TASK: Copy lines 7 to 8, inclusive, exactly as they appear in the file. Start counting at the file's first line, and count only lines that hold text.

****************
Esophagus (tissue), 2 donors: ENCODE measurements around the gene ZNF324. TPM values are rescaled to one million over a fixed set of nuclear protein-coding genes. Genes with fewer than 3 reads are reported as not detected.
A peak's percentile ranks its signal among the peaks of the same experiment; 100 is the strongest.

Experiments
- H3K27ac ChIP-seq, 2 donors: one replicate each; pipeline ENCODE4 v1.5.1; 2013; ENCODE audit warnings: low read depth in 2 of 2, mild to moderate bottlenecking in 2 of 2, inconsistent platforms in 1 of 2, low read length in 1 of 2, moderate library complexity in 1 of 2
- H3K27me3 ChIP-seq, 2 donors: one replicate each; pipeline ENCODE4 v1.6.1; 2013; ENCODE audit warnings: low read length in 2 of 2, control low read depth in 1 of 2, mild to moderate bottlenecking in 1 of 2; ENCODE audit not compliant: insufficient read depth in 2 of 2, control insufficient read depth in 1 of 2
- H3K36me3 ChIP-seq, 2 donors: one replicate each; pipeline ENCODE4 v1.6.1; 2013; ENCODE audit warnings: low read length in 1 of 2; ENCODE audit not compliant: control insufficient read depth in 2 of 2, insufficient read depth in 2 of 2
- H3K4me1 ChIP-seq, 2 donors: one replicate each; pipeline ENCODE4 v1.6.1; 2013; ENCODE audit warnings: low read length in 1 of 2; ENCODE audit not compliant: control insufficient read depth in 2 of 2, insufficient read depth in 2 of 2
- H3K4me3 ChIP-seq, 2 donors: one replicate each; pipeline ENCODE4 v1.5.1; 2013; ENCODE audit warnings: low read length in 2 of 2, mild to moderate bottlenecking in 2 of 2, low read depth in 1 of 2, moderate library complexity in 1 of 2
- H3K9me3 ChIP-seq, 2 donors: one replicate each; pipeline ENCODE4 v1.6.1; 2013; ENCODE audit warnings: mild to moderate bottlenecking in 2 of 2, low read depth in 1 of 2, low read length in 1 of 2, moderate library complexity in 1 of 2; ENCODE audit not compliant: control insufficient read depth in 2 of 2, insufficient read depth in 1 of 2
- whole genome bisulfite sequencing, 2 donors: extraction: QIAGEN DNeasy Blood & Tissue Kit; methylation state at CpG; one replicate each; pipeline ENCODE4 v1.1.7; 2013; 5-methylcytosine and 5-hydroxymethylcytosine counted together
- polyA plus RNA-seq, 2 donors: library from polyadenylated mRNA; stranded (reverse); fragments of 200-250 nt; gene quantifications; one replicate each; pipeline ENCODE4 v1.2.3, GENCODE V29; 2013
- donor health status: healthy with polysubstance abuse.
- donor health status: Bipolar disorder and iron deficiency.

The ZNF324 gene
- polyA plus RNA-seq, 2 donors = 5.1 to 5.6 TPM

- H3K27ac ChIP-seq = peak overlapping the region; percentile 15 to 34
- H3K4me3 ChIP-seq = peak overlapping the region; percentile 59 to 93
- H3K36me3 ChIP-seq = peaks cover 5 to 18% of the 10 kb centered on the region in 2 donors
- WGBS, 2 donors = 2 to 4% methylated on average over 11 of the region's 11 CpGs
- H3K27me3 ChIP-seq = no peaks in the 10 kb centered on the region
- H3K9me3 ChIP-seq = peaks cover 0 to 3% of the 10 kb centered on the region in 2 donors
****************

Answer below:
- H3K4me1 ChIP-seq, 2 donors: one replicate each; pipeline ENCODE4 v1.6.1; 2013; ENCODE audit warnings: low read length in 1 of 2; ENCODE audit not compliant: control insufficient read depth in 2 of 2, insufficient read depth in 2 of 2
- H3K4me3 ChIP-seq, 2 donors: one replicate each; pipeline ENCODE4 v1.5.1; 2013; ENCODE audit warnings: low read length in 2 of 2, mild to moderate bottlenecking in 2 of 2, low read depth in 1 of 2, moderate library complexity in 1 of 2